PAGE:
There’s no doubt about it, professional football is a competitive business. To be in with a shot, you need to have an edge on your competition and be the best of the best. But how do you do that? In this article, we explore some top tips for becoming a footballer.
1. Devote Yourself to the Game
Devotion to the game is what will set you apart from the rest.
To become a professional footballer, you need to live and breathe the game. The journey won’t be all smooth sailing, but your passion will help you to power through the negative and challenging moments.
If you want to be a professional athlete in today’s market, you need to be 100% committed. Every fibre of your being needs to be determined to make it; without this, you’ll fall behind the competition.
2. Learn the Sport Inside Out
Learn as much about football as you can.
Watch matches, read books and talk with professional players whenever you can. Ask for their advice on tactics and how to climb the ranks.
To help you progress in your career, gain a solid understanding of what famous players have done to succeed.
3. Train Regularly
While this may seem obvious, you’d be surprised how often this point is pushed aside.
To make it as a footballer, training once a week just isn’t going to cut it. To be better than your competition, training regularly is essential. If your club offers training or summer camps, make use of those as well.
Not only will you learn new skills, but you’ll feed off the competitiveness and enthusiasm of other players.
Training camps are designed to teach you a lot of new skills in a short period of time. If possible, also get involved in organised games outside of your club. Try to get into tournaments that represent your school, region, or county at the youth level.
4. Run Every Day
Running for a few miles each day is a great cardiovascular workout and will keep your body at its peak fitness. If possible, try to incorporate some hills into your route.
For even better results, find a steep hill and sprint up it for about 30 metres and then walk back down. Repeat this exercise ten times before finishing the run.
Doing this every day will help you to become stronger and fitter, allowing you to play at your best for longer.
5. Do Exercises to Increase Your Speed
Find a barrel or another sturdy object with a height of around 150cm. Stand on the object and jump off, landing on both feet in a squatting position.
Once you’ve hit the ground, stand up as quickly as possible. This exercise will strengthen the muscles in your legs to improve your speed. It’s also a great way to improve your reflexes. To avoid injury, be sure to be warmed up and stretched out before practising this exercise.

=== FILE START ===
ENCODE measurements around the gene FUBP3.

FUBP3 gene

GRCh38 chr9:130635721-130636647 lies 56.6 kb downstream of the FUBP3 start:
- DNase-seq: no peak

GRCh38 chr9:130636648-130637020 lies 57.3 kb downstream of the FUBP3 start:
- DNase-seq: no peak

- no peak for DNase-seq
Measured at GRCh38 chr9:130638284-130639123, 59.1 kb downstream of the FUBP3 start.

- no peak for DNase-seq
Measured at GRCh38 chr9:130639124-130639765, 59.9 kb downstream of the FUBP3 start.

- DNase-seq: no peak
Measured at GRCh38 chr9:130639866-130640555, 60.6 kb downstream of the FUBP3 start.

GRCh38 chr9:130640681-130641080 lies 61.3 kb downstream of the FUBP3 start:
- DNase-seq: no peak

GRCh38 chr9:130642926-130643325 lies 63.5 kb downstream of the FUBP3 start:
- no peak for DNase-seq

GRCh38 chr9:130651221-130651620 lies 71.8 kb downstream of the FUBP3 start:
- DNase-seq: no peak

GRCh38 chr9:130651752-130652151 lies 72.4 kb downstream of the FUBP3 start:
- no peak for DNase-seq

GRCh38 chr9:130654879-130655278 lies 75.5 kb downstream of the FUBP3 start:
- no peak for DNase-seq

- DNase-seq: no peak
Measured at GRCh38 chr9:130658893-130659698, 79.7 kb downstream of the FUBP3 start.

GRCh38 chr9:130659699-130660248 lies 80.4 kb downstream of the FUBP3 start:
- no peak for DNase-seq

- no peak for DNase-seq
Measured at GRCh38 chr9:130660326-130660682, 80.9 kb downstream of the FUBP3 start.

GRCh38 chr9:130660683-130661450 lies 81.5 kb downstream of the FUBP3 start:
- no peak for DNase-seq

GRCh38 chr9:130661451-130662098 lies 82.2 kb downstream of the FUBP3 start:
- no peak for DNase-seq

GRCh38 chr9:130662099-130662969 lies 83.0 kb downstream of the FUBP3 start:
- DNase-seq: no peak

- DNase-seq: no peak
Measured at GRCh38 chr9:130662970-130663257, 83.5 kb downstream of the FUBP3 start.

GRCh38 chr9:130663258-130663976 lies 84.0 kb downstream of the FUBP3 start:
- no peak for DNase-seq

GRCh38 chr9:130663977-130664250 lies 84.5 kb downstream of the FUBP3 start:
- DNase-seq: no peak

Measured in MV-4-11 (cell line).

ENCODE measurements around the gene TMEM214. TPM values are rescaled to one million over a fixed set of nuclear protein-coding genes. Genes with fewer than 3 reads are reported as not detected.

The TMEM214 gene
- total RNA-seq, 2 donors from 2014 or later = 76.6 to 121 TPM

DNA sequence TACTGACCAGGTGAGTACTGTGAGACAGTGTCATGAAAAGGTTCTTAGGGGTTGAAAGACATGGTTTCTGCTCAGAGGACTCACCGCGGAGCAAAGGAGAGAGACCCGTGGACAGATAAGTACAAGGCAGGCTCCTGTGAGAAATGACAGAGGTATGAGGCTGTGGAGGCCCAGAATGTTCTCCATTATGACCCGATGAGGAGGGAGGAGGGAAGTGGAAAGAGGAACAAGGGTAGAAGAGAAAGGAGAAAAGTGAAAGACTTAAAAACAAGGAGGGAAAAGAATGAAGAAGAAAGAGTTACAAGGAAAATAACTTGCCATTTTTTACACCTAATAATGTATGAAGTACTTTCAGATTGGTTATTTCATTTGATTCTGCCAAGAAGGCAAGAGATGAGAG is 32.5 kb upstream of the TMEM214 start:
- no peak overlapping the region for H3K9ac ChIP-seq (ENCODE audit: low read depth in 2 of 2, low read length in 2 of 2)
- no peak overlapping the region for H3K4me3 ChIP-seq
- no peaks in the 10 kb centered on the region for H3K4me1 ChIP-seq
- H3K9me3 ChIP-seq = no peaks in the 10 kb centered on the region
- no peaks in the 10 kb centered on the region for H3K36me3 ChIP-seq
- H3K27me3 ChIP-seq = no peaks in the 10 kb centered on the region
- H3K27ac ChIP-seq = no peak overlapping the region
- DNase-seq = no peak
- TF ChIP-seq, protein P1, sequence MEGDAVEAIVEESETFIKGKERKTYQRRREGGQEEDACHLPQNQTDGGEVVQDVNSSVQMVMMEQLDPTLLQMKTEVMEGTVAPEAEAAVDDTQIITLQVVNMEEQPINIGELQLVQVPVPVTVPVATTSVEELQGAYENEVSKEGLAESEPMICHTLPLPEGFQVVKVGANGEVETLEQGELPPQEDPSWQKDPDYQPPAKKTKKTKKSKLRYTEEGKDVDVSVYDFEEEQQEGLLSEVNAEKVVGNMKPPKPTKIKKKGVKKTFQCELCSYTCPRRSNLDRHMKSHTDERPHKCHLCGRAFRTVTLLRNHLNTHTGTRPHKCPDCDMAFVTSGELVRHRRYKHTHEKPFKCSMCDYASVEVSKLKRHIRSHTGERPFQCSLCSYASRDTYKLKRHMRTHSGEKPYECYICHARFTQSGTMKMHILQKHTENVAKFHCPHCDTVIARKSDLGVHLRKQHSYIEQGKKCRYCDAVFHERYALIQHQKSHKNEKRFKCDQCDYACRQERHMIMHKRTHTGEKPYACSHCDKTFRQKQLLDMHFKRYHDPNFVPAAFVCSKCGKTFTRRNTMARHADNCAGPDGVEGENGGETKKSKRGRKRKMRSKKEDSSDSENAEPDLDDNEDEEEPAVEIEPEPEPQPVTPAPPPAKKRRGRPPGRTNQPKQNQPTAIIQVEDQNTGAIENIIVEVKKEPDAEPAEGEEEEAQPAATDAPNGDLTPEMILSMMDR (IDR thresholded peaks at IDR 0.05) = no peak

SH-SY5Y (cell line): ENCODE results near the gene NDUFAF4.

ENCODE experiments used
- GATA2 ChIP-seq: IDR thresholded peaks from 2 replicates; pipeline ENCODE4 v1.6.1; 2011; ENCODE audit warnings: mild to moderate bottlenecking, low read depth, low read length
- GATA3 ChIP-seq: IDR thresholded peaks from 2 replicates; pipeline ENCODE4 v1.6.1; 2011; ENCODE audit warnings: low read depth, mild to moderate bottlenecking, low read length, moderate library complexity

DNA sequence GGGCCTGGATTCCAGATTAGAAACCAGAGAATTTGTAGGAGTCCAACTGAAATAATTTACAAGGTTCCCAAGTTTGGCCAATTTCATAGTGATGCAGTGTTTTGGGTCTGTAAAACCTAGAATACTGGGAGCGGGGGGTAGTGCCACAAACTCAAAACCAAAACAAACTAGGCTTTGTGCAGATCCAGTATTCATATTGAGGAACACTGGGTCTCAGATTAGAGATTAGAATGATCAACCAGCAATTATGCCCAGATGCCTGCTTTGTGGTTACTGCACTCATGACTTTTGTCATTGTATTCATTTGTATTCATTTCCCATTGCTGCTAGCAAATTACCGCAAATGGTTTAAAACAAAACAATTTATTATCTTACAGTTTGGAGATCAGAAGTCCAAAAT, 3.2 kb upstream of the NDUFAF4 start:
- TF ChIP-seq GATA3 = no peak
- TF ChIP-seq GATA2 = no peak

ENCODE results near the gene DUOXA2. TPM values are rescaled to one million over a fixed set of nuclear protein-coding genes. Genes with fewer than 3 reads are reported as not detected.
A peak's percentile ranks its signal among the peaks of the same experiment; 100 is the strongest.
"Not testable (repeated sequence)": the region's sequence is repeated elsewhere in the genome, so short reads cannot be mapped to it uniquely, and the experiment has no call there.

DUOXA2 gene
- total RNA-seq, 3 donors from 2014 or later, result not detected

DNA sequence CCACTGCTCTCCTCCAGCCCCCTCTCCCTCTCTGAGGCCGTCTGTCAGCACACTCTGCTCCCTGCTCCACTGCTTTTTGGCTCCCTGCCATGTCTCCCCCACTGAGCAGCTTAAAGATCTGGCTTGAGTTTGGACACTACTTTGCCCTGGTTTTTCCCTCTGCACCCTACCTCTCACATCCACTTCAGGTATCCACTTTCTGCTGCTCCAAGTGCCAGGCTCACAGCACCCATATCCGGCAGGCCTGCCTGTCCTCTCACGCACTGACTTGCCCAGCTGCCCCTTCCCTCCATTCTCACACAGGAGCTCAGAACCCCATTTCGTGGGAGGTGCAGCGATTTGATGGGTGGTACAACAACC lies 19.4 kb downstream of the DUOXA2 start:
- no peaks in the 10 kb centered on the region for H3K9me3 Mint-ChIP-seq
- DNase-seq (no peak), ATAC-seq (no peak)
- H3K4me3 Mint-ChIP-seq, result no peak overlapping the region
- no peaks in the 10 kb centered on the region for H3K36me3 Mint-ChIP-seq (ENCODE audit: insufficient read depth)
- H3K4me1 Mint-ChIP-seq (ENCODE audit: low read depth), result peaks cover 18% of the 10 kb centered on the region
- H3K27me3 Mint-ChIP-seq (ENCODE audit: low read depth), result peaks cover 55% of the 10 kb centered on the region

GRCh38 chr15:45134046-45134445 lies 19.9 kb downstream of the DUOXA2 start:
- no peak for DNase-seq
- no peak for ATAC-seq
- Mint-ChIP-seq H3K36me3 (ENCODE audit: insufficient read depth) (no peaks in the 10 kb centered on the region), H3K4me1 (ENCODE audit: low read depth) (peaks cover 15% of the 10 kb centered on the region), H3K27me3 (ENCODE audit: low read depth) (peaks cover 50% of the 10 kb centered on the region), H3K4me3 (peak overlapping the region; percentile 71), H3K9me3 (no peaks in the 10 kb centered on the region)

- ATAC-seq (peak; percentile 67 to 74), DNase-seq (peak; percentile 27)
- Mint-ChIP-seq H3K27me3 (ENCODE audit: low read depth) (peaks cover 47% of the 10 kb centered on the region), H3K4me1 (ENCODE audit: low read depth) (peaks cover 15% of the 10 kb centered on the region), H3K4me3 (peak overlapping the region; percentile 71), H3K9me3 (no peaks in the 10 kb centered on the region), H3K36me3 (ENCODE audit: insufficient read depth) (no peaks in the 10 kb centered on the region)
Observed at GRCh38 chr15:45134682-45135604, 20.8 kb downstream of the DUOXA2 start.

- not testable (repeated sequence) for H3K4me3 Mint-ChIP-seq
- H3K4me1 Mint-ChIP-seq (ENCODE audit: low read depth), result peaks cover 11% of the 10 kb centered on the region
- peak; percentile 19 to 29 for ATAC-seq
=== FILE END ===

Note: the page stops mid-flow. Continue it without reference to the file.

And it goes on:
6. Learn to Play with Both Feet
While most footballers play better with one foot than the other, it’s important to know how to use both. Instead of improving your touch with your dominant foot, concentrate on your weaker one for a quick win.
Being able to play well with both feet is something that will set you apart from the crowd and catch the eye of talent scouts. You can improve your weaker foot by using it to kick a ball against a wall.
Another great way is to play a scratch game in training where everyone uses their weaker foot. This doesn’t require much effort and you’ll notice results after just a few games.
7. Learn from the Professionals
To become a professional footballer, learn from those that have already made it. Watch how footballers in the Premier League play and copy their moves and tactics.
This may sound obvious, but you’d be amazed at how many players ignore this! For best results, choose a player who plays in your position and watch him closely. Pay attention to his positions when on and off the ball and follow suit.
8. Move Through Graduate Levels
If you’re not already part of a club, join one immediately. Whether you choose a school team, district team, or local club, attend their training sessions and matches regularly.
From there, keep your eyes open for recruiting academies. Known for grooming young players into professionals, academies are well worth the competitive entry process.
If you don’t get into an academy, don’t panic. Continue building your skills and progress to more competition and selective teams each year. Eventually, move from your youth team to a collegiate team or a semi-professional club. Continue to improve each year and climb the levels gradually.
9. Assess Yourself as a Player
Once you’ve got some experience under your belt, asses yourself as a player. Take a good look at your skills and find out what position you’re best suited to. To figure this out, don’t just think about yourself.
Consider how your strengths benefit your teammates and how your skills fit into the game as a whole. As the sport is so competitive, it’s important that you’re extraordinary at what you do.
To do this, choose your position and fine-tune your skills. Seek your trainer’s honest opinion about your talent and strengths. Listen to this advice and identify ways to improve your natural talent.
10. Know What a Scout is Looking For
To get selected for a professional trial, you’ll need to impress the scout. Trained by the PFSA, a scout can appear at any time to check out your team. With this in mind, it’s important to play your best in every game.
To impress a scout, you’ll need to know what they’re looking for. In addition to your ball play, a scout will assess your entire attitude. Your character will be watched just as much as your talent, so showcase your team ethos by helping your teammates. While competitiveness and ambition are important, play fairly and stick to rules.
Making it as a professional footballer isn’t easy, but the tips above can certainly get you closer to your goals. To be better than your competition, devote yourself to the game, practice regularly, and fine-tune your skills. In every match you play, give 100% and keep a cool head. You never know who could be watching.